Macon-Bibb firemen honored for saving Sgt. Eric John | News
Almost a year ago, a driver struck a Macon firefighter standing in the emergency lane of I-75.
The impact threw Sgt. Eric John across four lanes of traffic, and landed him in the hospital for the next six months.
He's still living in a rehab facility today, but recovering.
John says his survival would not have possible without his three crew mates.
At Station 104 in South Bibb County, normal routines returned.
Lt. Akwasi Maru, Brian Sauls, and Ben Bolinger coped with the trauma of July 11, 2013, but never forgot it.
Maru said, "I had sleepless nights for two weeks. I couldn't drive down the interstate for probably a month."
Again and again, their minds replayed the seconds it took for a an 18-year-old driver to veer into the emergency lane and strike John. He was talking to a deputy, and just about to leave the scene of an earlier accident.
Maru said, "It's like he turned around at the last minute, braced himself. The vehicle struck him, and threw him three or four lanes across the other side of the interstate. He was actually higher than the fire truck, when he flew in the air."
Sauls said, "My initial reaction, and I hate to say this, but I thought he was deceased."
At first, panic set-in. Then, their training took over. CPR started within a minute of impact.
Eric John said, "They automatically went into action, which is actually what saved my life."
John remembers nothing of the accident, or the three months following. In September, he awoke from a coma to hear the story.
He sad, "I didn't take it well at first. The first thing that hit me was a firefighter's instinct."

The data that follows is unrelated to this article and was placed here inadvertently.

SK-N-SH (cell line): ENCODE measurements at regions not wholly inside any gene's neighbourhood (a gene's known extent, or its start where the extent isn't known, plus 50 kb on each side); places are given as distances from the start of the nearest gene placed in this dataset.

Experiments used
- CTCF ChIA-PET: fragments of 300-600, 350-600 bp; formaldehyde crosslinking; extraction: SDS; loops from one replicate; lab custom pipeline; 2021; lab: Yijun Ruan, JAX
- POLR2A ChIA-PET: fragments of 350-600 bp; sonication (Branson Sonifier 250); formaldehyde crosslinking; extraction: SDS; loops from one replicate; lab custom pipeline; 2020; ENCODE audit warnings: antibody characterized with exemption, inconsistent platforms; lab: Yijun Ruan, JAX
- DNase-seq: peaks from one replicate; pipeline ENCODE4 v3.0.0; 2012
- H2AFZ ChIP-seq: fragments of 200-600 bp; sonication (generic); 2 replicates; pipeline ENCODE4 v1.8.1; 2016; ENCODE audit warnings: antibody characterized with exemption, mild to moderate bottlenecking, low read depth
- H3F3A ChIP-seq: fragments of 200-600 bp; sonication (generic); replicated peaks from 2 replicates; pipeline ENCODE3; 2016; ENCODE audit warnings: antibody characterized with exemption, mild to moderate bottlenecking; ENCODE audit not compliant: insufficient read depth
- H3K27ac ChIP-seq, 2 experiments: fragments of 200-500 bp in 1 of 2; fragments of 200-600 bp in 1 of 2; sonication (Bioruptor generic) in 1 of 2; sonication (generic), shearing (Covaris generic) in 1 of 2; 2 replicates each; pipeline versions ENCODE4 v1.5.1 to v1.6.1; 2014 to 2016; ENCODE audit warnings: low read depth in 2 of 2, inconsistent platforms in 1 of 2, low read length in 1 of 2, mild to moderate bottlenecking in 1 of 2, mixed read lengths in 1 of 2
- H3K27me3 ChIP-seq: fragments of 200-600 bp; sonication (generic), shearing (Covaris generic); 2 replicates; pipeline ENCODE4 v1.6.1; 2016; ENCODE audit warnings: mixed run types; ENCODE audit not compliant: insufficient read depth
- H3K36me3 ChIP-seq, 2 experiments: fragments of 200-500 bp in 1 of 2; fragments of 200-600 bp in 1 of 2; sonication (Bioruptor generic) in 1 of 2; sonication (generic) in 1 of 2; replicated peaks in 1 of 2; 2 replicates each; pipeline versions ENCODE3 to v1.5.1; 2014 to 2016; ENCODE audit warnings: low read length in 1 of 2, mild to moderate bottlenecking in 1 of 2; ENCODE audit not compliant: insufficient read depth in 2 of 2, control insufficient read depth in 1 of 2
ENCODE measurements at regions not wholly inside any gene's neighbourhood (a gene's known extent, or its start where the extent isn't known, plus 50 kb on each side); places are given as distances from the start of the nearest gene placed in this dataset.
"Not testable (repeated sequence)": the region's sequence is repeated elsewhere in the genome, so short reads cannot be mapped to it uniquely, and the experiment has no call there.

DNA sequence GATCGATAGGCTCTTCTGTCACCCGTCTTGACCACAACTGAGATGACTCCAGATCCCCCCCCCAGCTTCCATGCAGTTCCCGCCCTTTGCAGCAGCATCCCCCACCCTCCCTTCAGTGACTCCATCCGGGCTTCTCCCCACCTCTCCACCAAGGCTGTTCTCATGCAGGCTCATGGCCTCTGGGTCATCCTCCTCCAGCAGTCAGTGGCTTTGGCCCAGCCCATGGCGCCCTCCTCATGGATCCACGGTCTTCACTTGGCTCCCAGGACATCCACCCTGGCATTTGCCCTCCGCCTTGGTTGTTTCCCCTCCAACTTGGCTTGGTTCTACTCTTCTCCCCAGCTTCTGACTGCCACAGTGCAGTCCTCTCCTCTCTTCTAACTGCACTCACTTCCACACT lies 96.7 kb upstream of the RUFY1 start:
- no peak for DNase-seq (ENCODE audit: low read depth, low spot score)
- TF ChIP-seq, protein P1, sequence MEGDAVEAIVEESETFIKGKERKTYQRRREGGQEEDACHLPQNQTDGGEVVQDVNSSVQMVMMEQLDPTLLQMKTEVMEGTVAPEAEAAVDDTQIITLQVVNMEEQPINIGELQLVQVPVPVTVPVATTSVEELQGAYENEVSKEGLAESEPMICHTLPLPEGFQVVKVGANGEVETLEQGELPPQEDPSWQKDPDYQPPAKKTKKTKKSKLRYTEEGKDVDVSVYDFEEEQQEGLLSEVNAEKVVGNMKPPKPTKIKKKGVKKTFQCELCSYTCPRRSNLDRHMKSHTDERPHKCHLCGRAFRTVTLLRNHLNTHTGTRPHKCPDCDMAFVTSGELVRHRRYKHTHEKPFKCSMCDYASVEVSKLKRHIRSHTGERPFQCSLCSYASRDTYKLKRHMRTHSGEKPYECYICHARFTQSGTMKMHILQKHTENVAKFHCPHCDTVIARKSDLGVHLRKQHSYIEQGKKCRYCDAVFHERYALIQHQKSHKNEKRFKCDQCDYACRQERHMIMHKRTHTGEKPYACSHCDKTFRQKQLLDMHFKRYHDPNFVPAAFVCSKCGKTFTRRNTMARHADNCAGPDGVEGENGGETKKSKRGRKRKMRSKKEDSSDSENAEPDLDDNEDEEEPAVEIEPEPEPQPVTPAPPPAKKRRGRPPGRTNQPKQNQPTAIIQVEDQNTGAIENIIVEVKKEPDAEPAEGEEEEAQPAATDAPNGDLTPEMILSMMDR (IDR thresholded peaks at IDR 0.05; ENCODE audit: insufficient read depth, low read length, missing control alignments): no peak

John fought the urge to get up, but his legs were shattered and his brain injured. He learned his heart stopped three times on the way to the hospital.
John said, "I remember somebody telling me it would take a year to recuperate. I flatly told them, 'It won't take me a year. I'm a fireman. It won't take me a year.' It has taken me a year."
Longer, in fact. He will still be in therapy, when the one-year anniversary of the accident passes. He still has more surgeries to come.
He said, "It seems like forever." At least for the physical healing. Emotionally, the wounds closed much faster.
John says the man that hit him offered a heartfelt apology. He said he told him, "I forgive you. It was an accident."
To his crew mates, John says he lives in constant thanks. But they say that and the accolades for their actions that day are not necessary. They say they did their job, and their friend survived.
Brian Sauls, "I think that's the ultimate award for us. Him being alive today."
The crew from Station 104 will be honored next Wednesday at the American Red Cross Hometown Heroes Awards Banquet.
It's at the Museum of Aviation in Warner Robins.
Eric John says he is determined to return to the fire department one day, although he's not sure in what capacity.
The man that hit him pleaded guilty to violating Georgia's Move Over Law. He was sentenced to one year of probation.